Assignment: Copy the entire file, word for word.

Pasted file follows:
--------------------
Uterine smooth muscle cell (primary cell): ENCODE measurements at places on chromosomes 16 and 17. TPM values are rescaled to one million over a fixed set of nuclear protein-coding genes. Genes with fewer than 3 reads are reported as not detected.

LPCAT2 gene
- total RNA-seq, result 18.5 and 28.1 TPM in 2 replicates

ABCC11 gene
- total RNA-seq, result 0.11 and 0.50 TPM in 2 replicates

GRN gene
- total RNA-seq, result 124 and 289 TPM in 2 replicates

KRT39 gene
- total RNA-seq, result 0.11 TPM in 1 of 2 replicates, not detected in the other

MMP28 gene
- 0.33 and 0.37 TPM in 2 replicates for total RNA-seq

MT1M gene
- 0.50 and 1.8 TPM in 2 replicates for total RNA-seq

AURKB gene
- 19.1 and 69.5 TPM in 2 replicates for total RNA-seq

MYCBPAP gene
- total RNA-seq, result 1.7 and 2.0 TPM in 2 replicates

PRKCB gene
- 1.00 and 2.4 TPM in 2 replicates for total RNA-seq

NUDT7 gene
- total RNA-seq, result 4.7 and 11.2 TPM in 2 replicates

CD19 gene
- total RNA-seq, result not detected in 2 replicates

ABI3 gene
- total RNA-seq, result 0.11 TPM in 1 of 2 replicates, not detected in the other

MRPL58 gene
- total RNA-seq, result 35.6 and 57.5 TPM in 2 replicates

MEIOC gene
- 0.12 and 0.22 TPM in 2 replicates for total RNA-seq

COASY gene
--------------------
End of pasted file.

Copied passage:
Uterine smooth muscle cell (primary cell): ENCODE measurements at places on chromosomes 16 and 17. TPM values are rescaled to one million over a fixed set of nuclear protein-coding genes. Genes with fewer than 3 reads are reported as not detected.

LPCAT2 gene
- total RNA-seq, result 18.5 and 28.1 TPM in 2 replicates

ABCC11 gene
- total RNA-seq, result 0.11 and 0.50 TPM in 2 replicates

GRN gene
- total RNA-seq, result 124 and 289 TPM in 2 replicates

KRT39 gene
- total RNA-seq, result 0.11 TPM in 1 of 2 replicates, not detected in the other

MMP28 gene
- 0.33 and 0.37 TPM in 2 replicates for total RNA-seq

MT1M gene
- 0.50 and 1.8 TPM in 2 replicates for total RNA-seq

AURKB gene
- 19.1 and 69.5 TPM in 2 replicates for total RNA-seq

MYCBPAP gene
- total RNA-seq, result 1.7 and 2.0 TPM in 2 replicates

PRKCB gene
- 1.00 and 2.4 TPM in 2 replicates for total RNA-seq

NUDT7 gene
- total RNA-seq, result 4.7 and 11.2 TPM in 2 replicates

CD19 gene
- total RNA-seq, result not detected in 2 replicates

ABI3 gene
- total RNA-seq, result 0.11 TPM in 1 of 2 replicates, not detected in the other

MRPL58 gene
- total RNA-seq, result 35.6 and 57.5 TPM in 2 replicates

MEIOC gene
- 0.12 and 0.22 TPM in 2 replicates for total RNA-seq

COASY gene